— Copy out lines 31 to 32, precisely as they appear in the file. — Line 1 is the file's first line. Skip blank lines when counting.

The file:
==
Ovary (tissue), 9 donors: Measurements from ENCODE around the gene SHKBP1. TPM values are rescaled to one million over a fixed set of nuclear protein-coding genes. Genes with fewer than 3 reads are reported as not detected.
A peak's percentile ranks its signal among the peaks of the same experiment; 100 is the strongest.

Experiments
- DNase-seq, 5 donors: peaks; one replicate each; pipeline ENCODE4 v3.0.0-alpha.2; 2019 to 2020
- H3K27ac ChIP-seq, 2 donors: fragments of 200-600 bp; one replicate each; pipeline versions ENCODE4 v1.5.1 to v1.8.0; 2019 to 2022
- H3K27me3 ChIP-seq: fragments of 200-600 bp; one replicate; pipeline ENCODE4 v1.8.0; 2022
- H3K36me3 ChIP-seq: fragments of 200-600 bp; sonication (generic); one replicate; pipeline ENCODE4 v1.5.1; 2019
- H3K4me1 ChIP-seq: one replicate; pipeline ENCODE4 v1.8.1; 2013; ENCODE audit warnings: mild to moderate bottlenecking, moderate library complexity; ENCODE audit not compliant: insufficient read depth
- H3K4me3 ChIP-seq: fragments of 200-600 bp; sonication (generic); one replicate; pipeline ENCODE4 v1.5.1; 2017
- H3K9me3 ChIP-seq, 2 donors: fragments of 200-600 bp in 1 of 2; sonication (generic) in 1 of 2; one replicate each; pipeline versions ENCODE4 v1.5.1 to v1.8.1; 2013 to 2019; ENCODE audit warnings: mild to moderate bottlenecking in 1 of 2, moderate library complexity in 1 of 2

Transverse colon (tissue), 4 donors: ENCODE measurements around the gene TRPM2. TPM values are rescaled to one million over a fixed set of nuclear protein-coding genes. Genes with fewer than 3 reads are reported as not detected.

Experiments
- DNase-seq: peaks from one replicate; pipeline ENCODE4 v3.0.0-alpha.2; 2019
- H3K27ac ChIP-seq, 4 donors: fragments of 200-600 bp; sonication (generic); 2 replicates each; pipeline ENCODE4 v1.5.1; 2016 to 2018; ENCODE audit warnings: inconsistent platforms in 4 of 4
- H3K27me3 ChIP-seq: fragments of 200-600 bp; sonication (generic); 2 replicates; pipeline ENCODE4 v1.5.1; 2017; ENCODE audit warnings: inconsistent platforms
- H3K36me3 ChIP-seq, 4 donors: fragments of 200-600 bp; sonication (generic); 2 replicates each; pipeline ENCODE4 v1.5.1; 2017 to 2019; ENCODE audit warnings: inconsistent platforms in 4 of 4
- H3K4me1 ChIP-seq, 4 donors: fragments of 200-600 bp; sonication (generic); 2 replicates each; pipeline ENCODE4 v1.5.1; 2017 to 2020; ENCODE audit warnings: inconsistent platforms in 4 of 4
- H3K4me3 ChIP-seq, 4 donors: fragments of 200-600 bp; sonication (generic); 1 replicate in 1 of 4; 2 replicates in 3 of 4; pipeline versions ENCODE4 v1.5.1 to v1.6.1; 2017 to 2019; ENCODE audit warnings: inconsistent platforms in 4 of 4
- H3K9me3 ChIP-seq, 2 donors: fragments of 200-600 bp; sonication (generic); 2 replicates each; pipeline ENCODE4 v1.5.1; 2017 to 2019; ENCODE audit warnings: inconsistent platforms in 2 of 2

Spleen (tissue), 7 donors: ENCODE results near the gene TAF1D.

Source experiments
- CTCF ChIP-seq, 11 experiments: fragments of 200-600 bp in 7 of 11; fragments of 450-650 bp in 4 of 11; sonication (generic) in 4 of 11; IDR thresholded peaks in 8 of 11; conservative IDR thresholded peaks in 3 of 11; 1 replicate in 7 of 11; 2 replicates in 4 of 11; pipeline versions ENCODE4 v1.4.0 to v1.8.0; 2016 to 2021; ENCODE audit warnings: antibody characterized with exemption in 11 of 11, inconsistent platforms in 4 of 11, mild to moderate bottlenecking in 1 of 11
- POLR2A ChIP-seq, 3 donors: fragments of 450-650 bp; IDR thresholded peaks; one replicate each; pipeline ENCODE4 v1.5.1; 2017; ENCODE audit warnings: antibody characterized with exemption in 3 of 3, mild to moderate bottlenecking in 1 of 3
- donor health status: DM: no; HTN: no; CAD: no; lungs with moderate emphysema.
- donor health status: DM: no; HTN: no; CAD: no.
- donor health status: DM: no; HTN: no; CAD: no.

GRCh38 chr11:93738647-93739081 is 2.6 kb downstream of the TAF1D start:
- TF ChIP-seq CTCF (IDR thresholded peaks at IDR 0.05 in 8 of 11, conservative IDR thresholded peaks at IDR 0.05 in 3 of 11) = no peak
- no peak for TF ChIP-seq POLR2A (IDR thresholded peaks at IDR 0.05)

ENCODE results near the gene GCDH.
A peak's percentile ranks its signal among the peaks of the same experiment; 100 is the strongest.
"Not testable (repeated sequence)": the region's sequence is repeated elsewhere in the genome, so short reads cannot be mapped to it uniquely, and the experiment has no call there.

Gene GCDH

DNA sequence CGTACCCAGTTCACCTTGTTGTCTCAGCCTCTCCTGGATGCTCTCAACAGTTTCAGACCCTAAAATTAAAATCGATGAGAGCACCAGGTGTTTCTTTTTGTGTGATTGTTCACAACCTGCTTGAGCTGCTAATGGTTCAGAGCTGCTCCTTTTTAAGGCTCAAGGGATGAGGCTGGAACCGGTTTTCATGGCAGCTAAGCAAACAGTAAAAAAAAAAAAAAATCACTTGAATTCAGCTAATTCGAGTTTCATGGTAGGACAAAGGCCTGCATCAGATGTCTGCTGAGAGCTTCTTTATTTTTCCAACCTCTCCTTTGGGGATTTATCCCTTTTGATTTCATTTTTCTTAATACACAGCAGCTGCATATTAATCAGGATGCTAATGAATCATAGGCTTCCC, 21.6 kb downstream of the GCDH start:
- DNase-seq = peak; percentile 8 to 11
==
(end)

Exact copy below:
A peak's percentile ranks its signal among the peaks of the same experiment; 100 is the strongest.
"Not testable (repeated sequence)": the region's sequence is repeated elsewhere in the genome, so short reads cannot be mapped to it uniquely, and the experiment has no call there.